The Top 100 started as a hobby; a fan adoring his musical heroes and paying tribute by making portraits of them. The hobby became obsession and the project went from the boy’s room into the art world. But I'm still that fan, it's about them in the end, their music, and not about me.
Monday, August 25, 2014
10.5" x 8.5", oil on wood, 2014
I don't know how many times I've painted a portrait of Cat Power, it must be up to thirty by now with only half of that, at best, living up to my self imposed standard of quality. This image, taken from the cover of Moon Pix, I've painted four times, this one I believe is the most interesting of them. One day I'll show all Cat Power portraits together with all the writings accompanying those paintings. I think it would make a nice exhibit, dedicated to this one "celebrity" as an ultimate expression of fan-ness. I never met Cat Power. I contacted her once, attempting to meet after a concert, but to no avail. The closest proximity of me meeting Cat Power, besides from being at the front row of a concert, is in this book called You Should Have Heard Just What I've Seen, in which both my work, and the Moon Pix cover are featured. The Moon Pix cover is a work by renowned photographer Roe Ethridge.
The painting reproduced here must be attached to the Moby Grape cover Naked if I Want to, the third Cat Power song in the list from her 2000 The Cover Album release, as both Metal Heart (from the Moon Pix album), and Names have already been designated. On my mind however, as I painted this today, were the lyrics to song Names, and to some of the commentaries on YouTube I read while listening to the song just yesterday night. One thing I never noticed before in the lyrics is that there is a pause after the line "Her father came to her in the night." It's a rather shivering pause at that, but the one comment that affected me the most was by a listener who added another verse to the lyrics: "Her name was Imogen. Her momma died when she was 16. She was so sad she was nothing but grief. I hope one day she'll come back to us." I can only assume that this is the commenter's autobiographical anecdote. Heartbreaking!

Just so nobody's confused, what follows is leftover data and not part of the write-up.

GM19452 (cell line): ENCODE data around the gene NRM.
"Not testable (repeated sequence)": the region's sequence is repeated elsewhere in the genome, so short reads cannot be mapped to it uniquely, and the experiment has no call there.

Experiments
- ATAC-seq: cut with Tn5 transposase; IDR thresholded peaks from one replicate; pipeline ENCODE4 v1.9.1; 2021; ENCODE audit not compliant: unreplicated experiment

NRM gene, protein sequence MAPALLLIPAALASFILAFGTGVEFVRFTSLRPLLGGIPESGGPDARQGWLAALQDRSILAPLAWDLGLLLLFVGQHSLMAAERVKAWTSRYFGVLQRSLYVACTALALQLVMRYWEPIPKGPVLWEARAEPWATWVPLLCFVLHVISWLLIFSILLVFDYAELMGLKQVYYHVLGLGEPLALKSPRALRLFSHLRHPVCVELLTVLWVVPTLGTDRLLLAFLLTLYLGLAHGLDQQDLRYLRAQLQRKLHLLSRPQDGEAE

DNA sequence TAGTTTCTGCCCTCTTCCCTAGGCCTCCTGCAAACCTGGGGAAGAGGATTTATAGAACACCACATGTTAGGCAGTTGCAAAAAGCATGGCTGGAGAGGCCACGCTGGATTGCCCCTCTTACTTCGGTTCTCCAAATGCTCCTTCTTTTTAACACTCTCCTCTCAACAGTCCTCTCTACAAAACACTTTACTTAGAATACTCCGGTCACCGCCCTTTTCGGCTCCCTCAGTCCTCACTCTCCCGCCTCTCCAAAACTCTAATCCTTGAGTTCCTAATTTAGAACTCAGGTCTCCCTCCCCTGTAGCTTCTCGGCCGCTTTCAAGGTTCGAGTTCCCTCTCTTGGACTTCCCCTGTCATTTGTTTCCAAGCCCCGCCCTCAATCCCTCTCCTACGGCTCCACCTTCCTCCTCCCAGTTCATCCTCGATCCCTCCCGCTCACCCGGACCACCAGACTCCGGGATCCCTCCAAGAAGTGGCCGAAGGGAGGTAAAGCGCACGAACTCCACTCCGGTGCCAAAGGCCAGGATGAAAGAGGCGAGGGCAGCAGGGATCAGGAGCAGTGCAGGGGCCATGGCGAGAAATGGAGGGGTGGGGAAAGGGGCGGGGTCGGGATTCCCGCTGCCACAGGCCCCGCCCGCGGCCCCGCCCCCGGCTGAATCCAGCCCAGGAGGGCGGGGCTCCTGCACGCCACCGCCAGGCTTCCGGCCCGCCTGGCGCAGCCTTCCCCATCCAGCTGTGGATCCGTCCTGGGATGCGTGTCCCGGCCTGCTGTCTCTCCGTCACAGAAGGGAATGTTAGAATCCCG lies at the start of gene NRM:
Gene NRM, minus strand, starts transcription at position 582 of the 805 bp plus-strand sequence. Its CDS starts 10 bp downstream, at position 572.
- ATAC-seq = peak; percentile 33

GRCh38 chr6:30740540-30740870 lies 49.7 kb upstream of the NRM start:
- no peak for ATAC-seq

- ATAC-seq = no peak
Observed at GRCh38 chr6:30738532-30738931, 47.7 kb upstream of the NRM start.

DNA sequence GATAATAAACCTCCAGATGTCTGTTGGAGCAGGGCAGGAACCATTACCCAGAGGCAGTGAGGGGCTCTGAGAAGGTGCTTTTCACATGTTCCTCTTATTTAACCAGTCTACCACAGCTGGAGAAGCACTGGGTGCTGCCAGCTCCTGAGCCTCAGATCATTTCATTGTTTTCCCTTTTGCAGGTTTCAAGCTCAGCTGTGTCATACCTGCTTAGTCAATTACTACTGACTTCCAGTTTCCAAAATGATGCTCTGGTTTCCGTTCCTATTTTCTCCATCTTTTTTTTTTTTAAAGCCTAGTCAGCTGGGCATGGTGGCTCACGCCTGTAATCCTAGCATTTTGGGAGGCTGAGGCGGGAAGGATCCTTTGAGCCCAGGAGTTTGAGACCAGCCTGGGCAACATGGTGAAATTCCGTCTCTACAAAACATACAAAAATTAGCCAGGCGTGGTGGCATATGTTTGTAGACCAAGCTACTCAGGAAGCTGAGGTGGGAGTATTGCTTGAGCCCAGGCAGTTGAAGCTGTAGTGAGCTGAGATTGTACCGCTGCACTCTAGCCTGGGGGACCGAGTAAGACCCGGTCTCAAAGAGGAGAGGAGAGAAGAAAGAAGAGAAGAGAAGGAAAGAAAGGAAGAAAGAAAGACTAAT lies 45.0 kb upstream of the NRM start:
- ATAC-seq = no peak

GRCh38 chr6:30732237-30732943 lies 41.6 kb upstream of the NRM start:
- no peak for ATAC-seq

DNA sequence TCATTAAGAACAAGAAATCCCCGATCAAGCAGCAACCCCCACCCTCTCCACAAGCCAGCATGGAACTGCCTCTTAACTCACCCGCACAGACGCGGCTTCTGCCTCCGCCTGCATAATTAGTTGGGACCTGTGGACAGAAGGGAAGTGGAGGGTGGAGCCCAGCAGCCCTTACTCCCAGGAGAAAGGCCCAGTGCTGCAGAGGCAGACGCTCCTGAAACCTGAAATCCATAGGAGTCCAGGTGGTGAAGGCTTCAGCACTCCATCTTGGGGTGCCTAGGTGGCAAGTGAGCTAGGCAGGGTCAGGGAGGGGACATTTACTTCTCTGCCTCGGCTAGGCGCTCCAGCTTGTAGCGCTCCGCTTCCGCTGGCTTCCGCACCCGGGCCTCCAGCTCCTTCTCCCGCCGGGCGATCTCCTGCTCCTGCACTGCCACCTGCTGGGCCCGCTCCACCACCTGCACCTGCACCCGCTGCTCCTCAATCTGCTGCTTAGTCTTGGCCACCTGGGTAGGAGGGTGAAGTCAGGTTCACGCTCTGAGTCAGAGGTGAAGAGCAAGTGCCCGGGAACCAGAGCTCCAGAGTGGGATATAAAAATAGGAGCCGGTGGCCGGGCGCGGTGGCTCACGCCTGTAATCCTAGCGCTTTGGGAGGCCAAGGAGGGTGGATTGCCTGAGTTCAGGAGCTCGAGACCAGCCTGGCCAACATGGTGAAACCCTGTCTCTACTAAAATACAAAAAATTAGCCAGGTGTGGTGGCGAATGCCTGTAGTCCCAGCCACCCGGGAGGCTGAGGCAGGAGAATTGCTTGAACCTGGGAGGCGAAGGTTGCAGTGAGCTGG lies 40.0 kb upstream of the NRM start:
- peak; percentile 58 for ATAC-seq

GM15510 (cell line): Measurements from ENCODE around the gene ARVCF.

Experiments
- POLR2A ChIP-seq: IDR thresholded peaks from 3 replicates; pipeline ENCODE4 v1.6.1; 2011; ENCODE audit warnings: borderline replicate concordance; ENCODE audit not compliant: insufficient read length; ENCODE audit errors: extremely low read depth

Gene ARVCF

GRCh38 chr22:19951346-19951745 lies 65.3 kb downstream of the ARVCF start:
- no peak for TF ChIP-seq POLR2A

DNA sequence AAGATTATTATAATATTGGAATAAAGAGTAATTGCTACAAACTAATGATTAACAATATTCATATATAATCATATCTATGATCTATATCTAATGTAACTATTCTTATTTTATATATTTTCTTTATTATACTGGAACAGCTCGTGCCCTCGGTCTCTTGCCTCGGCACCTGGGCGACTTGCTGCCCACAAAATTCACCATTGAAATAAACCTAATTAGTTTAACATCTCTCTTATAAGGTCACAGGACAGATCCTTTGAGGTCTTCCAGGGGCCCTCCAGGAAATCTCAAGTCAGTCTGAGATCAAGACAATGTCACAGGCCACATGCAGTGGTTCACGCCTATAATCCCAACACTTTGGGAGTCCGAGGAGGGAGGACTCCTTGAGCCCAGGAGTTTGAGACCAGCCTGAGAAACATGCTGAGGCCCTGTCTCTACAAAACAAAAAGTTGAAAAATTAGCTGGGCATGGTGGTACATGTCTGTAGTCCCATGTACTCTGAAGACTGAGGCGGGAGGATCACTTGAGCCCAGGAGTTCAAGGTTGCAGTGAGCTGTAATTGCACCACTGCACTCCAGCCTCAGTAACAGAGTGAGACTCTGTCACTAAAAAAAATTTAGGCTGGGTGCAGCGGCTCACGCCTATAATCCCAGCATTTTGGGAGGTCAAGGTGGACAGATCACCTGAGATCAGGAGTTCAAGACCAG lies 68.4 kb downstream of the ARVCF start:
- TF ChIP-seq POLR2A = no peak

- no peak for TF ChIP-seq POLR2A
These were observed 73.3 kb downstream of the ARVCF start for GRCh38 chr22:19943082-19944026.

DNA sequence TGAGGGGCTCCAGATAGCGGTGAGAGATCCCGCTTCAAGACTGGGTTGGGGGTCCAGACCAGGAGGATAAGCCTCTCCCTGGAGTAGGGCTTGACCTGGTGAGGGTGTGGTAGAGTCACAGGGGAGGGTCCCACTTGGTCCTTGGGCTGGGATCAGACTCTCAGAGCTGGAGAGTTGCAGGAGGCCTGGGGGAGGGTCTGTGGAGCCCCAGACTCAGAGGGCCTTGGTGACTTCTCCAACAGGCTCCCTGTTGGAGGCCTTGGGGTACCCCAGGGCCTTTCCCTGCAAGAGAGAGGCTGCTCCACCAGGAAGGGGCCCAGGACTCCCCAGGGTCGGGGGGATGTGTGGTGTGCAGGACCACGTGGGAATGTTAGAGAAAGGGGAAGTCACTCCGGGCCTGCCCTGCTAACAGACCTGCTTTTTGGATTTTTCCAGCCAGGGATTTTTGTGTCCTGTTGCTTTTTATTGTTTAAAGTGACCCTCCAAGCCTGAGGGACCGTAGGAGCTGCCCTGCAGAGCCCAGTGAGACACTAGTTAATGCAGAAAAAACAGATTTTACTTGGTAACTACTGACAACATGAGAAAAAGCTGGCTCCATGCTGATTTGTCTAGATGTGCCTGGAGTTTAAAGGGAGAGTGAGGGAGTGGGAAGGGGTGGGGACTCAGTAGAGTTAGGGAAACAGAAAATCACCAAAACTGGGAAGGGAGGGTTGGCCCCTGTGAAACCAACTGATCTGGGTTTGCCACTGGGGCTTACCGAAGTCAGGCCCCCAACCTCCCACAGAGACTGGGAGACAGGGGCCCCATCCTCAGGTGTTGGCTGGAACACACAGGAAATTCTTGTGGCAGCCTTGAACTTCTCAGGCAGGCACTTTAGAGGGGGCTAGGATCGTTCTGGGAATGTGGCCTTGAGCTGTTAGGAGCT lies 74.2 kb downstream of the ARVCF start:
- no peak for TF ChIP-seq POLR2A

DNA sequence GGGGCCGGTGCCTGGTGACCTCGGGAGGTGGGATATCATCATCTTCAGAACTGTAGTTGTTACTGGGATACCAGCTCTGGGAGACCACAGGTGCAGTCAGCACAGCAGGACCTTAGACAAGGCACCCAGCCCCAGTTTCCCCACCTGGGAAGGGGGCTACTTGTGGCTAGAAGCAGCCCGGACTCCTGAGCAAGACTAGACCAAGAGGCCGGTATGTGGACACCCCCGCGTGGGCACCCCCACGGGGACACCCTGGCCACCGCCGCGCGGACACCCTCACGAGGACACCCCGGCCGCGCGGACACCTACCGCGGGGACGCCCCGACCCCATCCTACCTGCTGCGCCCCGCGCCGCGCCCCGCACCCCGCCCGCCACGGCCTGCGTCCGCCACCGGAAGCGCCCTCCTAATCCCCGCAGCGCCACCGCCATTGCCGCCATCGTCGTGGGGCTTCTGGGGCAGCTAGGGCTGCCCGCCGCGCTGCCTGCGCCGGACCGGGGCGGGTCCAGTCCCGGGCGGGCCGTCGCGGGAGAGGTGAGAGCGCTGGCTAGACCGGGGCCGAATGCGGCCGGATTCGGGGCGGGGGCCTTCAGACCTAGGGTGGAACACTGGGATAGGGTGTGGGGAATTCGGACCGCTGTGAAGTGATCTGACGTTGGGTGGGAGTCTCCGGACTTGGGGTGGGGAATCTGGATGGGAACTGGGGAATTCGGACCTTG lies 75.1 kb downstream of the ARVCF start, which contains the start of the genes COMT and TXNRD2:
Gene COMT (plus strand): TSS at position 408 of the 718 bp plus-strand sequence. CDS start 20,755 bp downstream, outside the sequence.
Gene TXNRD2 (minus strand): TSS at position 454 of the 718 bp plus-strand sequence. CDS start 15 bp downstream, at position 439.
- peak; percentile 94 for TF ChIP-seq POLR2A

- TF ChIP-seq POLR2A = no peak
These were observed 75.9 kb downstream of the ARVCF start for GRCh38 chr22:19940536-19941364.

Note on the painting: The purple background is an outline of Sly Stone's afro in a painting that I abandoned (and started anew—see previous post).